I Ignored the Guilt as Best I Could

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For the longest time, I believed I was at fault for the lack of perfection. I couldn’t devote the time to the kids and create perfect lunches and schedule activities because I was devoting my time to my career.

I dealt with it though, like anyone that isn’t good with dealing with things does.

I just ignored the guilt as best I could and tried to be OK with being a mediocre mom. 

Then a global pandemic changed the world as we know it, and I was forced to confront what I thought I knew was the truth. While I wasn’t awful at being a mom, I wasn’t very good at it.

When the news broke that kids would be out of school for the foreseeable future, I panicked. What was I supposed to do with them all day? Then I realized that I would be at work, so my next realization was that was going to be my husband’s problem. Shortly after feeling I had escaped from becoming a home-school mom, I received the directive to work from home. I wouldn’t say I liked every minute of it.

That is when the appearance of my life, which was held together by duct tape, coffee, and will power started to fall off.

I couldn’t help with school work because I didn’t have the patience; my kids go to public school for a reason.

I couldn’t focus on work because our internet kept glitching since all my kids did all day was play videogames and watch YouTube videos on how to make slime (and then bombard me with requests to make slime as soon as I opened the bedroom door).

I felt like a failure because I didn’t cherish being home with them like some other friends did. 

I felt like a failure as an employee because I couldn’t focus long enough to feel truly accomplished in anything I did. 

I began to feel defeated.

“It’s OK. You’re a good mom,” my ten-year-old son said to me after he heard me talking to my husband about what a failure I am as a mom and employee. A few days later, for Mother’s Day, I was gifted a Best Mom Ever mug and told to take it to work so if I ever start to doubt that I’m a good mom, I can look at it and remember.

While all I saw was how I lacked, my kids saw how awesome it was that I was home all day, even if I had to work.

While I focused on how other moms made motherhood look so effortless, I watched as they organized playdates, created bento box lunches, and their children who happily brushed their teeth. I looked at my kids who were grateful for Fridays with pizza at school for lunch and then pizza again at home. 

During the pandemic, my kids joked how teaching was not my gift, but that was OK since they didn’t need my help anyway. They understood that there were going to be times that they had to be quiet, and then there were times that they could make silly faces at me through the window. My job also understood. They knew how hard I was working and were so appreciative of all the work I was able to get done while at home.

The only person that thought I wasn’t doing a good enough job in either of those roles was me.

I never thought I’d get a life lesson as I did from a ten-year-old, let alone my own, but I did. Once I permitted myself to be OK with just trying my best at both being a mom and an employee, I became better at both. I stopped focusing on the things I couldn’t do and the things I couldn’t get done and started to focus on all that I did accomplish. With summer here, and camps and daycare still up in the air, I’ve decided to give myself a break.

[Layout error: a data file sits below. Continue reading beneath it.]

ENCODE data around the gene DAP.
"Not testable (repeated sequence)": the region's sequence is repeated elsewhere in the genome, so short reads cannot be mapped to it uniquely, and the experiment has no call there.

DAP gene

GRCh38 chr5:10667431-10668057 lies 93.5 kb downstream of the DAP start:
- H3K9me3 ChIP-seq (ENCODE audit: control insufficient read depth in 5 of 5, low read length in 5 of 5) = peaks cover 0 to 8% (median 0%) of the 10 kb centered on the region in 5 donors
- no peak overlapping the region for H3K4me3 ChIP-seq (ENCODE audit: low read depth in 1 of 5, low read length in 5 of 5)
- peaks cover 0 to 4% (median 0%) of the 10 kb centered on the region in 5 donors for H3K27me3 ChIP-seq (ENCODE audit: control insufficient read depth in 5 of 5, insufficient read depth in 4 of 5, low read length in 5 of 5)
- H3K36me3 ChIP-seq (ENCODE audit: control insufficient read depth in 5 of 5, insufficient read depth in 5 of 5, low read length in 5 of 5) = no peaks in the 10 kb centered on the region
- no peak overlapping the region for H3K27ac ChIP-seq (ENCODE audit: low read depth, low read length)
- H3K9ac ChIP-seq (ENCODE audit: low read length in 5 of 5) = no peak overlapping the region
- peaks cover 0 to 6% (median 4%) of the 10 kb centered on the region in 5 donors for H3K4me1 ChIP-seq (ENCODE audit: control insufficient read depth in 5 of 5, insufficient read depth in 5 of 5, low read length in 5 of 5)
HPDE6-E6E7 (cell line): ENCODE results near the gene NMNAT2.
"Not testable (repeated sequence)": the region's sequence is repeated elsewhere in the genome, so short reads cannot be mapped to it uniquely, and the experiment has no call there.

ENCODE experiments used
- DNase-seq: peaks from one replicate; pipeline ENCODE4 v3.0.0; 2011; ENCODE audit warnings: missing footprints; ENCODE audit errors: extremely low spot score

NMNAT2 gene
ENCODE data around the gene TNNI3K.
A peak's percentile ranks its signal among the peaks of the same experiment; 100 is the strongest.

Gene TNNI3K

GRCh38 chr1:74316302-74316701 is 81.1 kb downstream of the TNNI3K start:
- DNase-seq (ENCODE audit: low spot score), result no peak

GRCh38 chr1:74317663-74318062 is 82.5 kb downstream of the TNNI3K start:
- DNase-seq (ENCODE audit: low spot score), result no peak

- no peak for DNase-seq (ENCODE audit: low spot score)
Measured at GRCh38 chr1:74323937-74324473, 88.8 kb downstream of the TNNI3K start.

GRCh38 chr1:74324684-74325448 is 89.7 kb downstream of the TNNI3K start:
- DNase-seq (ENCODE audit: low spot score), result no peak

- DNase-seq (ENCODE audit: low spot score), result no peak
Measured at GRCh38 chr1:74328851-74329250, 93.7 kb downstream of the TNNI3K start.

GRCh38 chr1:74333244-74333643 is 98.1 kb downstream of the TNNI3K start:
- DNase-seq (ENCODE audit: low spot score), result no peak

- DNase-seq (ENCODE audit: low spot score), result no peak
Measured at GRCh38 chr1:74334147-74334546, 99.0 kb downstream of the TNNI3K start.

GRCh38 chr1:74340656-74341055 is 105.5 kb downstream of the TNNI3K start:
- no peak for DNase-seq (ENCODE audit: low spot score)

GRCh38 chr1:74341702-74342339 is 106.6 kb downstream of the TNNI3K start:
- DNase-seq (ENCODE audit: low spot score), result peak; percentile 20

If my kids spend most of the day playing video games, that’s OK. 

I don’t need to plan elaborate educational adventures for them to keep them engaged. We still have family meals together, even if those meals come out of a box or through a drive-thru. 

When I’m at work, it’s OK to be thinking about the kids and checking on them, and it’s OK if I don’t think of them once while my day is hectic. I know they are safe and cared for.

Being a good mom and a good employee.

Being a good mom doesn’t mean your kids have the best of everything, that meals are elaborate, and every second is filled with educational games and no screens. 

Being a good employee doesn’t mean you don’t have a life outside of the job and at 5 o’clock (or whenever your workday is done), you pack up and never think about anything work-related. 

Being a good mom and a good employee take the same thing that you show up and do your best. 

Some days your best is nailing that presentation and landing a new client; other days, you are calling out sick for a mental health day spent making cookies with your kids while you watch reality TV. 

We expect so much of ourselves. It’s time we give ourselves a break.

We are the only ones expecting the world of us (whether before COVID-crazy happened or now), it’s time we are fair to ourselves. 

It’s time we give ourselves the same allowances we give others. Missing an activity your kid is in because of work doesn’t make you a bad mom, just like taking a day off to spend time doing nothing with your kids makes you a bad employee. 

I know the trendy word right now is perspective, I just never thought I’d get schooled on it by a ten-year-old.

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